At a broader level, stablecoins have helped enmesh cryptocurrency into the conventional finance system. Thus cryptocurrency is not running on a parallel track anymore, making it easier for economic shocks from either side to reach the other.

Also, entities that issue stablecoins amass power similar to banks but without any licenses or audit requirements. This has led to calls for stablecoins to be regulated like banks, since their activity meshes them deeply into the financial system.
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Their bank-like activities mean that mis-steps would have consequences not only for the crypto economy worth almost $3 trillion, but also affect the wider global economy through companies that hoard significant amounts of cryptocurrency. Billionaire investor Mark Cuban, and MakerDAO founder Rune Christensen have both mentioned that stablecoins may be one of the first cryptocurrencies to see formal regulations.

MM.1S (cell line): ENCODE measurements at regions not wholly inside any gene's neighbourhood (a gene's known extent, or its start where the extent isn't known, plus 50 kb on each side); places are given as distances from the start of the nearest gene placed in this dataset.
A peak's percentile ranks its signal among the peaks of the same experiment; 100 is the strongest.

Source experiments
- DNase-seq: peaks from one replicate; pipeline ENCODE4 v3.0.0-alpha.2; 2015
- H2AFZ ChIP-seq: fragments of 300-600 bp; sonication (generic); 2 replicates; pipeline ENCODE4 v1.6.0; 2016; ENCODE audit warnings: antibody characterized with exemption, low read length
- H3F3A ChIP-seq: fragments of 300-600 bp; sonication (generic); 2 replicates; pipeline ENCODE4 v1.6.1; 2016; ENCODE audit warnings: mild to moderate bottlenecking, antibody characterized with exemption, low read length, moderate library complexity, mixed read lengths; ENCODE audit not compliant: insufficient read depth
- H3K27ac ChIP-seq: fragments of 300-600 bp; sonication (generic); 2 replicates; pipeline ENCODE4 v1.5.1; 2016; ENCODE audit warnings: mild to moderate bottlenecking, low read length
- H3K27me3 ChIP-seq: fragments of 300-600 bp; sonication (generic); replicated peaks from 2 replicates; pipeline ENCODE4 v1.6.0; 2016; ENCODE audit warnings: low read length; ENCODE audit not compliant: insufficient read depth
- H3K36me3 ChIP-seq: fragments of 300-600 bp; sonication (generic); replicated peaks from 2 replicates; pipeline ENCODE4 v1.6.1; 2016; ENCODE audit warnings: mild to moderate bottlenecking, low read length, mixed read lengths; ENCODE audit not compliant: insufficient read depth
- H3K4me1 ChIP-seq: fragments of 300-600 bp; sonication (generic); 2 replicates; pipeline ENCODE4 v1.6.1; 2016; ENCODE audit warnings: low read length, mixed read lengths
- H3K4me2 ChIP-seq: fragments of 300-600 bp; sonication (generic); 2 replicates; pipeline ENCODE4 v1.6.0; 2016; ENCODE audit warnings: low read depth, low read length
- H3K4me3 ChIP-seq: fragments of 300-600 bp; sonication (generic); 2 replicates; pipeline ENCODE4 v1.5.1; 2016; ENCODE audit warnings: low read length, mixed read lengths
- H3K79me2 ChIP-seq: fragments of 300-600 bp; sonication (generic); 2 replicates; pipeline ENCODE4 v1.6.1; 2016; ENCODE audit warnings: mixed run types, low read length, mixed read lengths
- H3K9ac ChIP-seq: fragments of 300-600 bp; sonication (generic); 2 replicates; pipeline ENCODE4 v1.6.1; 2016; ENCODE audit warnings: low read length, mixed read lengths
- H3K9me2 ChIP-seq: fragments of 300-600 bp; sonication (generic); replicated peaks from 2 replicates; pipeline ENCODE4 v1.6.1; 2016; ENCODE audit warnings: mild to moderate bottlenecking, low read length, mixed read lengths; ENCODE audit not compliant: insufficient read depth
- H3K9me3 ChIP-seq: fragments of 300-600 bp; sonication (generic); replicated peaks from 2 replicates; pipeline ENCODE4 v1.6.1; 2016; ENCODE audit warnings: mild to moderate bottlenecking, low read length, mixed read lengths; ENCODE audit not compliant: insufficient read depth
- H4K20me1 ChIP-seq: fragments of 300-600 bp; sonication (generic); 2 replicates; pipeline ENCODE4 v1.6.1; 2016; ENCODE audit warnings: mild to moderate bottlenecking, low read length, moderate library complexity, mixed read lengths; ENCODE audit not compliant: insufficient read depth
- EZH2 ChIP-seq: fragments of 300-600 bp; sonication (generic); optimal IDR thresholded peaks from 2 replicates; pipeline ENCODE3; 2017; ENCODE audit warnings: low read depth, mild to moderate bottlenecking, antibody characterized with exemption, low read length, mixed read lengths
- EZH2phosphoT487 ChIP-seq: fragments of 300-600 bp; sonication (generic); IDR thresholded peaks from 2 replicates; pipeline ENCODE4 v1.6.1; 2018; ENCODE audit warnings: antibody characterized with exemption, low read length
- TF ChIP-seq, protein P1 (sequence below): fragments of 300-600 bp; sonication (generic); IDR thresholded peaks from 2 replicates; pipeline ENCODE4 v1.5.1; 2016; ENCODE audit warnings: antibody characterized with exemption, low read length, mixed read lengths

For a US investor, easy conversion to and from stablecoins is losing its shine – the largest stablecoin entities are required to report numbers to income tax authorities, which need to be corroborated in a person’s tax filing at the end of the year. That means paperwork and records that need to be retained, for those who earn taxable amounts of income from trading in cryptocurrency.

For governments however, stablecoins are an experiment with lots to learn. The results have encouraged interest in Central Bank Digital Currency (CBDC), with 87 countries exploring this move for the ‘future of money’. If a digitally convenient CBDC becomes available, we may well see investors drop stablecoins in favour of CBDCs instead.
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SEE ALSO:
OpenSea’s NFT trade quadruples to 10 billion in under three months but Axie Infinity continues to be the crowd favourite

Jack Dorsey’s Square is steering clear of NFTs — wants to make Bitcoin the ‘native currency for the internet’